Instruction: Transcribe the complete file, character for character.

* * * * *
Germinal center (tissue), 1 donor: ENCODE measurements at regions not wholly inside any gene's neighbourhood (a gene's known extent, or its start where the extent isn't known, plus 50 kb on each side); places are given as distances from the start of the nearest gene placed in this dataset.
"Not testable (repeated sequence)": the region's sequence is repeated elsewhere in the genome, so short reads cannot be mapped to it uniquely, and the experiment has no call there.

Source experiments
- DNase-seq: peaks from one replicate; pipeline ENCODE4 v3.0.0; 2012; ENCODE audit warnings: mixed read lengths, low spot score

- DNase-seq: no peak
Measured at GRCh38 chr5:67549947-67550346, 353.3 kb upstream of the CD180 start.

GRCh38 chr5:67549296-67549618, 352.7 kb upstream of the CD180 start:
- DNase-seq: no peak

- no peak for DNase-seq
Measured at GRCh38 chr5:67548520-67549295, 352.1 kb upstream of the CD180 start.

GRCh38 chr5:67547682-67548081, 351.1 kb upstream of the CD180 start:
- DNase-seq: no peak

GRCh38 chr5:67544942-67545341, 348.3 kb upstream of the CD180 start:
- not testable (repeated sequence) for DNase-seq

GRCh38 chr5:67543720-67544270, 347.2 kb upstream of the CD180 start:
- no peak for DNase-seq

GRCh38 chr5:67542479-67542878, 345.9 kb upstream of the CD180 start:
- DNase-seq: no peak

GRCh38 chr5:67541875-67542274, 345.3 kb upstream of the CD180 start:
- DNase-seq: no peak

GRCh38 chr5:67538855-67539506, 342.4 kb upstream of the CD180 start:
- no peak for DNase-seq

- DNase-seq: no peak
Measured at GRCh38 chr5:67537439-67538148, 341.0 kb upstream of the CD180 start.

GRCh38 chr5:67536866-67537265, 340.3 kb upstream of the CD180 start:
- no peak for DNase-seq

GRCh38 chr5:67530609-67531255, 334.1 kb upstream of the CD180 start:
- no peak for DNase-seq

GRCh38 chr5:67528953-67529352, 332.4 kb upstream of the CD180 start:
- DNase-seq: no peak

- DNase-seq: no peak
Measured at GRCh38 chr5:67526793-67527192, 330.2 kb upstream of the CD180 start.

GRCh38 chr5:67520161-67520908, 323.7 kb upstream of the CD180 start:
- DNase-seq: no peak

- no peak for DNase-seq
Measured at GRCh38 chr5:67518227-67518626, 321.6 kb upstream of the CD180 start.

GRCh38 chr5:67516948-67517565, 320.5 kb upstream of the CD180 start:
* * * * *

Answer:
Germinal center (tissue), 1 donor: ENCODE measurements at regions not wholly inside any gene's neighbourhood (a gene's known extent, or its start where the extent isn't known, plus 50 kb on each side); places are given as distances from the start of the nearest gene placed in this dataset.
"Not testable (repeated sequence)": the region's sequence is repeated elsewhere in the genome, so short reads cannot be mapped to it uniquely, and the experiment has no call there.

Source experiments
- DNase-seq: peaks from one replicate; pipeline ENCODE4 v3.0.0; 2012; ENCODE audit warnings: mixed read lengths, low spot score

- DNase-seq: no peak
Measured at GRCh38 chr5:67549947-67550346, 353.3 kb upstream of the CD180 start.

GRCh38 chr5:67549296-67549618, 352.7 kb upstream of the CD180 start:
- DNase-seq: no peak

- no peak for DNase-seq
Measured at GRCh38 chr5:67548520-67549295, 352.1 kb upstream of the CD180 start.

GRCh38 chr5:67547682-67548081, 351.1 kb upstream of the CD180 start:
- DNase-seq: no peak

GRCh38 chr5:67544942-67545341, 348.3 kb upstream of the CD180 start:
- not testable (repeated sequence) for DNase-seq

GRCh38 chr5:67543720-67544270, 347.2 kb upstream of the CD180 start:
- no peak for DNase-seq

GRCh38 chr5:67542479-67542878, 345.9 kb upstream of the CD180 start:
- DNase-seq: no peak

GRCh38 chr5:67541875-67542274, 345.3 kb upstream of the CD180 start:
- DNase-seq: no peak

GRCh38 chr5:67538855-67539506, 342.4 kb upstream of the CD180 start:
- no peak for DNase-seq

- DNase-seq: no peak
Measured at GRCh38 chr5:67537439-67538148, 341.0 kb upstream of the CD180 start.

GRCh38 chr5:67536866-67537265, 340.3 kb upstream of the CD180 start:
- no peak for DNase-seq

GRCh38 chr5:67530609-67531255, 334.1 kb upstream of the CD180 start:
- no peak for DNase-seq

GRCh38 chr5:67528953-67529352, 332.4 kb upstream of the CD180 start:
- DNase-seq: no peak

- DNase-seq: no peak
Measured at GRCh38 chr5:67526793-67527192, 330.2 kb upstream of the CD180 start.

GRCh38 chr5:67520161-67520908, 323.7 kb upstream of the CD180 start:
- DNase-seq: no peak

- no peak for DNase-seq
Measured at GRCh38 chr5:67518227-67518626, 321.6 kb upstream of the CD180 start.

GRCh38 chr5:67516948-67517565, 320.5 kb upstream of the CD180 start: